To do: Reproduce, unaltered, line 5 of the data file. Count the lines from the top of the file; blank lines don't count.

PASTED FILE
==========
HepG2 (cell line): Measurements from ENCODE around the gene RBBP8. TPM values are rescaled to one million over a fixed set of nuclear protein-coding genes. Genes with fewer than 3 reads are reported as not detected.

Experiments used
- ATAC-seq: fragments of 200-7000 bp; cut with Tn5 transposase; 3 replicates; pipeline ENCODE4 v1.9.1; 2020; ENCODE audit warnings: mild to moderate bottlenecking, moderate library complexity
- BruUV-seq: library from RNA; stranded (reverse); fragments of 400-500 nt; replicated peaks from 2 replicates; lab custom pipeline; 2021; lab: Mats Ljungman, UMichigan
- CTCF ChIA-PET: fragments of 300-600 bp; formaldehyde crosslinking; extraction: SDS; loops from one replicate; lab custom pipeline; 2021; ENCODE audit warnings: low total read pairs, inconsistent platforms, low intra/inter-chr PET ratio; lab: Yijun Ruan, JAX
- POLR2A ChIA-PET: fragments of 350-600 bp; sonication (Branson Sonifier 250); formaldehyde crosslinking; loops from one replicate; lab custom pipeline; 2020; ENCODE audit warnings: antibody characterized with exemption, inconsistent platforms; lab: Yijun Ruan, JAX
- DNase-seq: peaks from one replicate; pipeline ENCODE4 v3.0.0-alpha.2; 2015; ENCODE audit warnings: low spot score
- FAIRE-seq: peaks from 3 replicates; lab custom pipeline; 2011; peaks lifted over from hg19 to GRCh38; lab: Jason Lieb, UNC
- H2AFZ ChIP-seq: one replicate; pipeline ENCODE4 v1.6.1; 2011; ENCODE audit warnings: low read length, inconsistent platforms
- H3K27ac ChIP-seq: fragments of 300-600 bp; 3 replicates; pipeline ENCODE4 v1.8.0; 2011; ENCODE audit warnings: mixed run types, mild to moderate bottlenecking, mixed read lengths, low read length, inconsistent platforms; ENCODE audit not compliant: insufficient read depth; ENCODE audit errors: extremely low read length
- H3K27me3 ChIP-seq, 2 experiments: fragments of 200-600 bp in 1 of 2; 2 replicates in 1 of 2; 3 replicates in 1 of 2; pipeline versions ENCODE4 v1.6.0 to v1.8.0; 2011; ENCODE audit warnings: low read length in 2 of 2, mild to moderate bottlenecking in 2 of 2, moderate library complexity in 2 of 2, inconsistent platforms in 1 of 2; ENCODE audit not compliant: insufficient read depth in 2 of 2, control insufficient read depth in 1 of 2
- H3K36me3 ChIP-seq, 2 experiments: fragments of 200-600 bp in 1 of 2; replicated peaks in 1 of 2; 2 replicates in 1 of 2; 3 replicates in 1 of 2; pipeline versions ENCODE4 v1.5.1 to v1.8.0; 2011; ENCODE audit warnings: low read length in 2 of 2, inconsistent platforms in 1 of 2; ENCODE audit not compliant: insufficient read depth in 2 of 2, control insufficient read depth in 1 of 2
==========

- CTCF ChIA-PET: fragments of 300-600 bp; formaldehyde crosslinking; extraction: SDS; loops from one replicate; lab custom pipeline; 2021; ENCODE audit warnings: low total read pairs, inconsistent platforms, low intra/inter-chr PET ratio; lab: Yijun Ruan, JAX